As the national debate on health care continues in
Even before the events in
The essence of the proposed constitutional amendment is this, “To preserve the freedom of citizens of this state to provide for their health care, no law or rule shall compel, directly or indirectly or through penalties or fines, any person, employer, or health care provider to participate in any health care system.”
The proposed amendment ensures that:
· Health care providers may accept direct payment for services rendered by
· The purchase and sale of health insurance shall not be prohibited by law or rule, and;
· No person will be required to pay fines or penalties if they choose to purchase their own health care and accept payment for providing health care services.
In other words, an individual cannot be forced to participate in a health care system without their consent and that individuals have the freedom to participate.
Think about it, there are two general obligations for citizenship in
We can have the debate about whether it is responsible for someone to go without health insurance, but that is a completely different conversation than saying that every citizen must, by the force of law, purchase health insurance or enroll in a government program thereby binding them to the will of faceless bureaucrats.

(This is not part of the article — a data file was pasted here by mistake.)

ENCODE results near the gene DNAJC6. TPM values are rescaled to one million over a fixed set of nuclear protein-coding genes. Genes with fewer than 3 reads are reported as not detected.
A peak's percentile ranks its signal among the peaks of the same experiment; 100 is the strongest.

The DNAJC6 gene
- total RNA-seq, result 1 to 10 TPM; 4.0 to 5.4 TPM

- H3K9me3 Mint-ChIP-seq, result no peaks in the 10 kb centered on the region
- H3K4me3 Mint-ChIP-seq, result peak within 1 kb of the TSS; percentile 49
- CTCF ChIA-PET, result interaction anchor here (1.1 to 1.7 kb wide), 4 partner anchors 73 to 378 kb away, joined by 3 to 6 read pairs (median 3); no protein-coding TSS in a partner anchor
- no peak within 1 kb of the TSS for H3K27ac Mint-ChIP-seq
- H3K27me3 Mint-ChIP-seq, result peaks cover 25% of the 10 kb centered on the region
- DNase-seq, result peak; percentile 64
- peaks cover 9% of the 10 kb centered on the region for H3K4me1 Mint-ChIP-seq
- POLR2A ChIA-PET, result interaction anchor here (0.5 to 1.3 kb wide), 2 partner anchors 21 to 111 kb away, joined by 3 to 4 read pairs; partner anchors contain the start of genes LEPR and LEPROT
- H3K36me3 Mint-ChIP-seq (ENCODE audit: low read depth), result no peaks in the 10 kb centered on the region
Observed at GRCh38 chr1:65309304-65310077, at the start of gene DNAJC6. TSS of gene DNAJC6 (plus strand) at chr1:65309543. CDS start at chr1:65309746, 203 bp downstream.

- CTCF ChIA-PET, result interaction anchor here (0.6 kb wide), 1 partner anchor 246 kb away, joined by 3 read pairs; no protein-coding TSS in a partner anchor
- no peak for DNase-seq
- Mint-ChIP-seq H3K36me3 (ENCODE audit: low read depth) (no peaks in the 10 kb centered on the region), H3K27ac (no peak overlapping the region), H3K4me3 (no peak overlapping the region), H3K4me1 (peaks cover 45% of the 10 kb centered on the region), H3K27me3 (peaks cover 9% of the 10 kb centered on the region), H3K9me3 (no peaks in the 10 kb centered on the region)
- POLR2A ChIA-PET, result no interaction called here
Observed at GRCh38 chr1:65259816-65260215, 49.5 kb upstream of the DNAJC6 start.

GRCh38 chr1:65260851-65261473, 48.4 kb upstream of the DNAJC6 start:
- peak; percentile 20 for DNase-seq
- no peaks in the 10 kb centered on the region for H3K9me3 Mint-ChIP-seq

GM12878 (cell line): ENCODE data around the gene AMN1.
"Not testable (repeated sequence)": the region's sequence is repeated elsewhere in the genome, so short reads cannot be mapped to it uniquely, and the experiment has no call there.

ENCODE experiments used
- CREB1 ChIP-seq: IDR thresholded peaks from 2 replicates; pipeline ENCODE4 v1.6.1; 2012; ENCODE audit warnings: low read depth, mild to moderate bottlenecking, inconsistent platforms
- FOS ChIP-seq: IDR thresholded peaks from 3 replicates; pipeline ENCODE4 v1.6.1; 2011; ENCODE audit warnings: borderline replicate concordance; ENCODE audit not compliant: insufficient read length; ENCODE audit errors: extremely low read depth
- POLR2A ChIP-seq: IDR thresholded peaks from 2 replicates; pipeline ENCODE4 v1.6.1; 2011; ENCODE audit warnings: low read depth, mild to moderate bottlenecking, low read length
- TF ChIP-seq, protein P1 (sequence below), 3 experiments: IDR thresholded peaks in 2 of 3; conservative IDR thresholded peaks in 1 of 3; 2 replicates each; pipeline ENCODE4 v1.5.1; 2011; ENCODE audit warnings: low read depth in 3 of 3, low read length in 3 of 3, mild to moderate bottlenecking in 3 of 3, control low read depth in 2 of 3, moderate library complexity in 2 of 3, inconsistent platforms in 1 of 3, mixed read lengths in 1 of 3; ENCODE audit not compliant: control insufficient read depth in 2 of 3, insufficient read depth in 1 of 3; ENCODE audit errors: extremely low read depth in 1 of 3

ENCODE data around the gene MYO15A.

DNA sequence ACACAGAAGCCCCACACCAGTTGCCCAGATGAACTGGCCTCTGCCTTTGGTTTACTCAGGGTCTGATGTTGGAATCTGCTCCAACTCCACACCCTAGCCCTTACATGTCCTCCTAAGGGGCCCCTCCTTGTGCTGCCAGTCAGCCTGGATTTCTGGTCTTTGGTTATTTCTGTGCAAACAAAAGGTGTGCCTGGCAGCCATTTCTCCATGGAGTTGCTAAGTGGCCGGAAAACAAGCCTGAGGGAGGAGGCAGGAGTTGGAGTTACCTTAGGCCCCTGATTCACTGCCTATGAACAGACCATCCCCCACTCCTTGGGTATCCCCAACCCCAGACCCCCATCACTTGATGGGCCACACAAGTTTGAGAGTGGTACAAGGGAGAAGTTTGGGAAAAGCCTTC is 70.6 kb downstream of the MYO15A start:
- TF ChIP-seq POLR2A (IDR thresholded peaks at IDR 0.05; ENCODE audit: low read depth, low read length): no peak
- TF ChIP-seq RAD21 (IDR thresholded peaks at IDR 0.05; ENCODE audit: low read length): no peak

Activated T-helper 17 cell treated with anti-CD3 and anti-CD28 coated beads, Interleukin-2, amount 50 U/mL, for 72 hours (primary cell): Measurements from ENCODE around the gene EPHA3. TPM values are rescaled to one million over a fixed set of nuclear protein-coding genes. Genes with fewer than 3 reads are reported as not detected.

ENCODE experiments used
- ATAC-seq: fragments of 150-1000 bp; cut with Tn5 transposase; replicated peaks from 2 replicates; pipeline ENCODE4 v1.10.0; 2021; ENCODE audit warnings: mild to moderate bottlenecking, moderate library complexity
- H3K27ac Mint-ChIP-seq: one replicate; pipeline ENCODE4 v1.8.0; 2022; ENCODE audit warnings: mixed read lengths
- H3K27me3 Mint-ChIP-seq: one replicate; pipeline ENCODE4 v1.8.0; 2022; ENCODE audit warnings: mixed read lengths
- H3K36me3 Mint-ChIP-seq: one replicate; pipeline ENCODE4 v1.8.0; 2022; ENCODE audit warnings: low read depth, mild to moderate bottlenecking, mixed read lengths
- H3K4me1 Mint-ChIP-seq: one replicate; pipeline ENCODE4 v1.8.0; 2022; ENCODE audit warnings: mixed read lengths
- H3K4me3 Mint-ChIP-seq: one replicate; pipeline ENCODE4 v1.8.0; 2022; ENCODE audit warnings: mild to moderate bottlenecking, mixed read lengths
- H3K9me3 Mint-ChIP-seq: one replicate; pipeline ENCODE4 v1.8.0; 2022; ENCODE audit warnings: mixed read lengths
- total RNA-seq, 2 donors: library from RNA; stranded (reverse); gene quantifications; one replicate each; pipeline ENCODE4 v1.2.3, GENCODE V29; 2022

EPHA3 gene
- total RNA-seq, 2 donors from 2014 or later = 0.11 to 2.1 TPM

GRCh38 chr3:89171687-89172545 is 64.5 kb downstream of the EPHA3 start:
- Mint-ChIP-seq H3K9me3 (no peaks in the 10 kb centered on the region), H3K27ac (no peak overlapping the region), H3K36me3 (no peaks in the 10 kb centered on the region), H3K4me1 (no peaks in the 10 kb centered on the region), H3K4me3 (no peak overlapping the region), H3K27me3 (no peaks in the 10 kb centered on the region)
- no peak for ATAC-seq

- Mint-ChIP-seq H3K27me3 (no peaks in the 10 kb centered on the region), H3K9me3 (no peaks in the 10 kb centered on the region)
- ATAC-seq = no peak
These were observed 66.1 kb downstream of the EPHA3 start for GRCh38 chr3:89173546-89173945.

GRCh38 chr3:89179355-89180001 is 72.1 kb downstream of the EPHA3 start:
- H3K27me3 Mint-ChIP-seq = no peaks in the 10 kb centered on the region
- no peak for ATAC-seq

Some argue that such an amendment to a state constitution is unconstitutional. They argue that the supremacy clause of the US Constitution trumps state actions. It is time that we consider another constitutional principle, that of federalism. As a constitutional principle, it is important not only to the appropriate division of powers between the federal government and the states, but also the ever important pursuit of individual liberty and limited government.
Traditionally, states have been considered laboratories of democracy and innovation. The states were able, even expected, to develop policies reflecting the widely varying local conditions of our great land, and that is especially important in health care. Today, the federal government is asserting, if not amassing, it’s authority over the American life in regards to health care, imposing a "one size fits all" policy. Now is the time to reassert the proper constitutional role of federalism so that future power grabs become more difficult and less likely.
We should allow the people of
Federalism is all about keeping government within the reach of the people, about keeping government in its place. Health care is personal, it is about us, each of us, and we deserve our rightful place in making health care decisions. The Health Care Freedom Act which I have sponsored keeps government in its place. As Alexander Hamilton proclaimed before the